[Montevidayans, here is the beginning of an essay I wrote for skool that owes much to Johannes, Daniel Tiffany, and discussions about kitsch on this blog that I've only come to fully grasp recently. The essay goes on to analyze Roberto Piva's amazing Paranóia, which I plan to post more about later.]
In light of the prominence of internationally recognized figures such as Octávio Paz, Pablo Neruda, César Vallejo, and Aimé Cesaire, it is undeniable that surrealism has long enjoyed a rich and fruitful trajectory in Latin American poetry written in Spanish, French, and even Vallejo’s native Quechua. As soon as one turns to the literature of Portuguese-speaking Brazil, however, the influence of André Breton and countless writers and artists worldwide seems either lacking or, upon further consideration, mysteriously obfuscated. Surrealism, if we are to believe the gatekeepers of Brazilian poetry, simply found little to no cultural relevance in South America’s largest and most populous nation. According to concretist poet Haroldo de Campos, “South American Spanish poetry was very much influenced by Surrealism, whereas in Brazil [there is] no surrealism at all” (Jackson 175). Beyond merely reflecting attitudes within national literary discourse, surrealism’s supposed insignificance in Brazil has also been invoked in recent discussions about American poetry and the international avant-garde. In Unoriginal Genius: Poetry by Other Means in the New Century, Marjorie Perloff attests to the irrelevance of the aesthetic among Brazilian literati when she quotes de Campos’ brother Augusto: “Brazil never had surrealism because the whole country is surrealist” (Perloff 67).
For Perloff and the de Campos brothers, incidentally, this would-be absence of an enduring and far-reaching aesthetic is hardly lamentable. As a global manifestation of the avant-garde, surrealism proved to be “distraction rather than breakthrough” according to the Brazilian concretist poets (67). Unlike concretism, which Perloff herself considers an “arrière-garde” movement that exemplifies Marx’s evocation of a “‘hidden face of modernity,’” surrealism purportedly failed to engage “the transformation of materiality itself” (53, 68). Surrealists, in this sense, were misguided in their pretext of rupturing from tradition and aiming for novel artistic expression; their focus on dreams, fantasy, figurality, the unconscious, and political revolution led to innovation that was merely “thematic rather than formal or material” (83).
If this equation posits concretism as the rightful heir to the early twentieth-century avant-garde by virtue of its formal and material self-reflexivity, it does so by relegating surrealism to the status of false consciousness. Surrealism, as per Haroldo de Campos, fell short of its goal to reject rational logic insofar as it left untouched the materiality of the signifier and, in turn, ideological claims to the autonomy of language. Cast accordingly as a deviation from the avant-garde, the movement takes on the stained legacy of a debilitating virus or plague after spreading from Europe to the Americas and elsewhere. In rhetoric as scathing as turns of phrase lobbed by earlier critics of surrealism, de Campos went so far as to deem the latter’s “influence” outright “traumatic” (67).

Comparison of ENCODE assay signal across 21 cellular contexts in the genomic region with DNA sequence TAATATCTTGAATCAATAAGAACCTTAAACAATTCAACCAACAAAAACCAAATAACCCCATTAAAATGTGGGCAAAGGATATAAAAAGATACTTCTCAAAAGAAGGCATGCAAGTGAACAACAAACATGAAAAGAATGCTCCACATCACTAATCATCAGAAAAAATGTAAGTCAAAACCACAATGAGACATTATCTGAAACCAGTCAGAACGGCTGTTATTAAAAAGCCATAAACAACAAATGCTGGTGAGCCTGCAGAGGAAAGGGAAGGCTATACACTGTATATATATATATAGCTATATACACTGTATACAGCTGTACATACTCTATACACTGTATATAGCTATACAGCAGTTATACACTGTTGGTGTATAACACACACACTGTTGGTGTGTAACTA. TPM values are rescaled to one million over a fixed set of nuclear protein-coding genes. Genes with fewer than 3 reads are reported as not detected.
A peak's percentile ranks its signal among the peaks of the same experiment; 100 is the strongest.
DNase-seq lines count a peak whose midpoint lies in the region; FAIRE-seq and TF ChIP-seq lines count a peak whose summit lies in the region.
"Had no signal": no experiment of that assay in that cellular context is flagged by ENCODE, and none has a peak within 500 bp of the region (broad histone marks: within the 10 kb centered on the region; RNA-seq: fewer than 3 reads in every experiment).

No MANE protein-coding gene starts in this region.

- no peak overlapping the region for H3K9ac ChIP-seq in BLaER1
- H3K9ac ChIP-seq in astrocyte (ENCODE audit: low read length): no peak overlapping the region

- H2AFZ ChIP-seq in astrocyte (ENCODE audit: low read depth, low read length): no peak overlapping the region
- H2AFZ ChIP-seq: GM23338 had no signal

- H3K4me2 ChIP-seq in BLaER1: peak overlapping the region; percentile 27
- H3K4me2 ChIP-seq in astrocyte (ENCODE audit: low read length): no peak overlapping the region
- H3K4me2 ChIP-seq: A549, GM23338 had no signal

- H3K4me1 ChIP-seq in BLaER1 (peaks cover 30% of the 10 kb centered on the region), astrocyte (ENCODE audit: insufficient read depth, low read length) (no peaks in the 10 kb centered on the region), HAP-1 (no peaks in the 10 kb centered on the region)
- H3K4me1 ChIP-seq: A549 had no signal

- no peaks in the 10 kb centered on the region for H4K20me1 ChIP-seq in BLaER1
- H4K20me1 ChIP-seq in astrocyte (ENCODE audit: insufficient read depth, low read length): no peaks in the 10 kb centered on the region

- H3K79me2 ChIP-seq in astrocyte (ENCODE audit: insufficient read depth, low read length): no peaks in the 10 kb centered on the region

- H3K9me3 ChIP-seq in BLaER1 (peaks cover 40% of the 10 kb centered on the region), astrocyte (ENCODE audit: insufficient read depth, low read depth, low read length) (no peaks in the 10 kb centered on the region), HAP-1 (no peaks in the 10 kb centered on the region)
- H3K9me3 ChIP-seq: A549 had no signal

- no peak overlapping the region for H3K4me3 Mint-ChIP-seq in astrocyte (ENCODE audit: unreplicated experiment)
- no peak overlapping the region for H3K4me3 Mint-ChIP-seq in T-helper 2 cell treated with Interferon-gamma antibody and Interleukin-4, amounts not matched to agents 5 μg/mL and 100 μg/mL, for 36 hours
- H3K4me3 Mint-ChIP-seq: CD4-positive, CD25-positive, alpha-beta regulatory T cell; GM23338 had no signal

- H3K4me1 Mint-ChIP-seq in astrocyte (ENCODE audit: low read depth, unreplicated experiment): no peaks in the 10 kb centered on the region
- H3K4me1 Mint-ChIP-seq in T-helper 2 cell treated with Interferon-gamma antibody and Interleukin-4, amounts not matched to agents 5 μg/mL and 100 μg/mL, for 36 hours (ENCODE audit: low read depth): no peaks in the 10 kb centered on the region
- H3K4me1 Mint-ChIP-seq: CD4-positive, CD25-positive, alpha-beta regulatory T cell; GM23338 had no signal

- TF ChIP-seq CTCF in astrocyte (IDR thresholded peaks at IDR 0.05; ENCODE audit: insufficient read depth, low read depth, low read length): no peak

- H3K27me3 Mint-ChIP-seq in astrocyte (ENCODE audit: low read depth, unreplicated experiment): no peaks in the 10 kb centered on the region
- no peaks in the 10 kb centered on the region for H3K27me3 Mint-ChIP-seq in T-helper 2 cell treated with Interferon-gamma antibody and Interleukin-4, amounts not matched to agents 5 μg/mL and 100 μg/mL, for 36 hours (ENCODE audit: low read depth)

This essay takes as its starting point the concretists’ criticisms in order to contextualize and foreground the self-professed “beat-surrealist” writing of Roberto Piva, a contemporary of the de Campos brothers. Slightly over a decade after the founding of the concretist group Noigandres in 1952, Piva’s Paranóia was published in 1963. While Paranóia sold well and was reviewed in Breton’s magazine La brèche, its reception alone failed to push surrealism beyond the margins of Brazilian literature. Despite decades of indifference if not scorn on the part of the literary establishment, Piva belonged to a community of writers who shared his aesthetic sensibilities, including Claudio Willer, Sergio Lima, José Silvério Trevisan, Antonio Fernando De Franceschi, Roberto Bicellias. As an indication of the growing interest in Piva since Paranóia as well as the vitality of surrealism in Brazil, the major publishing house Editora Globo has, in recent years, reissued his entire oeuvre as a series of collected works. A number of scholarly theses and dissertations also published in the last decade, meanwhile, argue for his significance in Brazilian letters at large.